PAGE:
For Release: May 7, 2014
A study conducted at Massachusetts General Hospital and Harvard Medical School found that estimated radiation doses are substantially lower for pediatric CT exams of the brain that used an adaptive statistical iterative reconstruction technique (ASIR) compared to those that did not use ASIR. The researchers found that the brain and salivary gland doses were much lower for ASIR-enabled exams compared to those without ASIR technique. However, no differences in the estimated organ doses were found for the thyroid gland, skeleton, and eye lenses across these two cohorts of CT exams.
“CT radiation dose is an important concern with all imaging sites, especially for children,” said Ranish Deedar Ali Khawaja. “We performed this study to do a preliminary analysis of pediatric head CT examinations and to assess the factors influencing radiation doses.”
Mean radiation dose was 1.6 ± 1.5 mSv (estimated effective dose) in pediatric head CT. In addition to the iterative reconstruction algorithm, patient age and effective body diameter significantly affected the doses.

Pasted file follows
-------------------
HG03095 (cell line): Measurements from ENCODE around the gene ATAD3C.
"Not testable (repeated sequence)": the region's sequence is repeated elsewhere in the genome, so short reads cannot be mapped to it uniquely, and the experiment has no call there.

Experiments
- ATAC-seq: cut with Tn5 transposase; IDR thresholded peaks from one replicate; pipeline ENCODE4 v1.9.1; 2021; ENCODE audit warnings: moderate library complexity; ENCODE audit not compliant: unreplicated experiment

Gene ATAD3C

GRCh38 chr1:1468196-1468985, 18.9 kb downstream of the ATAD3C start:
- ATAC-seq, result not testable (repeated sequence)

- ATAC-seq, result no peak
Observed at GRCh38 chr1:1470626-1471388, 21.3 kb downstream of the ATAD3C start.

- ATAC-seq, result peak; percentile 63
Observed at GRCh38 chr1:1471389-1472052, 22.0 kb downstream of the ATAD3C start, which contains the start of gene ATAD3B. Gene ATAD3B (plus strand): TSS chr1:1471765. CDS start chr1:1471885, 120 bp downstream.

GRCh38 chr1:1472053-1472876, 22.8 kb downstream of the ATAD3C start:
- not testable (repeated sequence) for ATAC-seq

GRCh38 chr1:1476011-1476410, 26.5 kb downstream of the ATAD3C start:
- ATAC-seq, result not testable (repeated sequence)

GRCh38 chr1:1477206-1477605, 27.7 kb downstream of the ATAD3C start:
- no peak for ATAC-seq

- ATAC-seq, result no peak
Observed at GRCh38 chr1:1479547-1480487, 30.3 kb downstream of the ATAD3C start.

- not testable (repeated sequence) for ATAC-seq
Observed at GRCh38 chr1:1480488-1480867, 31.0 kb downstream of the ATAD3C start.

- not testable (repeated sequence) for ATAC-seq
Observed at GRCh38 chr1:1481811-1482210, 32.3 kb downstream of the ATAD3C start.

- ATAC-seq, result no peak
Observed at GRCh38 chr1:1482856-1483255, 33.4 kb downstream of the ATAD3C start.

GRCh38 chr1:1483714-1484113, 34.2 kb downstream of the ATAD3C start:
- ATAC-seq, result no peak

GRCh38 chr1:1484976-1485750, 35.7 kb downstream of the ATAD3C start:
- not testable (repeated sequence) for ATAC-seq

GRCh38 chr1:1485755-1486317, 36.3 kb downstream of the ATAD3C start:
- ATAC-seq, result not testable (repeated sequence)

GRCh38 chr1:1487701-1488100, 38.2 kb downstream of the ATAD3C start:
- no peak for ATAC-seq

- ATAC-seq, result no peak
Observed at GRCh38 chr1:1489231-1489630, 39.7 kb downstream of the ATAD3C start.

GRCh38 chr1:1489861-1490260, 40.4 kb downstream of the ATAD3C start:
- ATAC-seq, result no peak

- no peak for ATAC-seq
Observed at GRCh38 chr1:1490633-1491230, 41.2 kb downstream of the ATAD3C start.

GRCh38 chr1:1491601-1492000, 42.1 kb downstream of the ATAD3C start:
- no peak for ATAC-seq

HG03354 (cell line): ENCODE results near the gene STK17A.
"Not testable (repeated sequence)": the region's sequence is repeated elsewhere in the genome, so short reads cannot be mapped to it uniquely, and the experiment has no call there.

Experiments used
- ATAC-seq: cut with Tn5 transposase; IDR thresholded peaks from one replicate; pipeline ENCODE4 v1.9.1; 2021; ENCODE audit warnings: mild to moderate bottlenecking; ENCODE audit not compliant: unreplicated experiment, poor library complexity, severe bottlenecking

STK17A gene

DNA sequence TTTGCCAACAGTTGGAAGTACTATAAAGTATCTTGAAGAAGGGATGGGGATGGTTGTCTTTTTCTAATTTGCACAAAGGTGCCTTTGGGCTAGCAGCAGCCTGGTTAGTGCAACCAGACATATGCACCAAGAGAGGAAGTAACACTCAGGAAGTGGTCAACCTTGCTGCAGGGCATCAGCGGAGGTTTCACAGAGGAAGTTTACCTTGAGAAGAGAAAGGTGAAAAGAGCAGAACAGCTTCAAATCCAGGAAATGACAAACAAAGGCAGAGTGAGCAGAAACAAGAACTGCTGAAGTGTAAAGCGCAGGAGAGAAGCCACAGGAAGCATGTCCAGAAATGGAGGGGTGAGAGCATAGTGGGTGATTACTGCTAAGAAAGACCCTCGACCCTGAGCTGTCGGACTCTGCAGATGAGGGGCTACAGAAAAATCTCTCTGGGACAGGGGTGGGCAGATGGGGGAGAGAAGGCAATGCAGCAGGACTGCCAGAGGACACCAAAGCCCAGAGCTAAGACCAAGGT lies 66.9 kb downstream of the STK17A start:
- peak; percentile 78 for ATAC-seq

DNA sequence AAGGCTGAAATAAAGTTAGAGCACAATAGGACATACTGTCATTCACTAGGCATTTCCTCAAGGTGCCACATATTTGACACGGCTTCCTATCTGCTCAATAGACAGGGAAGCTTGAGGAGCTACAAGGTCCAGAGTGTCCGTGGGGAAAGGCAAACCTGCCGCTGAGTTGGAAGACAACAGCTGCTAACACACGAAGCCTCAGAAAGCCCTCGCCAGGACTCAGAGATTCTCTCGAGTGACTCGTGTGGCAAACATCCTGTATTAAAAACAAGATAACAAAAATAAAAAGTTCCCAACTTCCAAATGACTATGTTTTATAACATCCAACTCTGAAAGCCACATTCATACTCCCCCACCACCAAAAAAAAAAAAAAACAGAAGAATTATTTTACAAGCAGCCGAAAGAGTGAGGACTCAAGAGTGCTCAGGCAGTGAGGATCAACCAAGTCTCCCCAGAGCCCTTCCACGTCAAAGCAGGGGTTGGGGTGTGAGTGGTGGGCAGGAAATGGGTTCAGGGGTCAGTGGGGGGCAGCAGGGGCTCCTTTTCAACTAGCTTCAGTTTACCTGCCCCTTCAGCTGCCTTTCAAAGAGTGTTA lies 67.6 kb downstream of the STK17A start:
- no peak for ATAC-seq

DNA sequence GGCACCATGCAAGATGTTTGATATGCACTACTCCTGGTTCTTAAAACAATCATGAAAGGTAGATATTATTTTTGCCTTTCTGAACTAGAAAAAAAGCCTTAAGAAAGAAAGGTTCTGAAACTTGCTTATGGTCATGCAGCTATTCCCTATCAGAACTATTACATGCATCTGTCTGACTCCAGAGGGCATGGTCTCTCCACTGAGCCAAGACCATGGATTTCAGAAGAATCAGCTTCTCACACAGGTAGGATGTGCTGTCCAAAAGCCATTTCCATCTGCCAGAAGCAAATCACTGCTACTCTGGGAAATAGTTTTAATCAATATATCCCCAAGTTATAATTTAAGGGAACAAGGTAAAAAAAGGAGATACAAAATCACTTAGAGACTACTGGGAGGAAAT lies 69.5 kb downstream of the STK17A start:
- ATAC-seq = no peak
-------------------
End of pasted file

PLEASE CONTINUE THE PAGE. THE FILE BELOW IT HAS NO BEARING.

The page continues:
Dr. Khawaja and his fellow researchers will present the study on May 7 at the 2014 ARRS Annual Meeting in San Diego, CA.
Founded in 1900, ARRS is the first and oldest radiology society in the United States. The society was originally named the American Roentgen Society after its founder, Wilhelm Roentgen, who discovered the x-ray. ARRS has been an international forum for progress in radiology and is dedicated to the goal of the advancement of medicine through the science of radiology and its allied sciences. The goal of the ARRS is maintained through an annual scientific and educational meeting and publication of the American Journal of Roentgenology or AJR. ARRS is located in Leesburg, VA.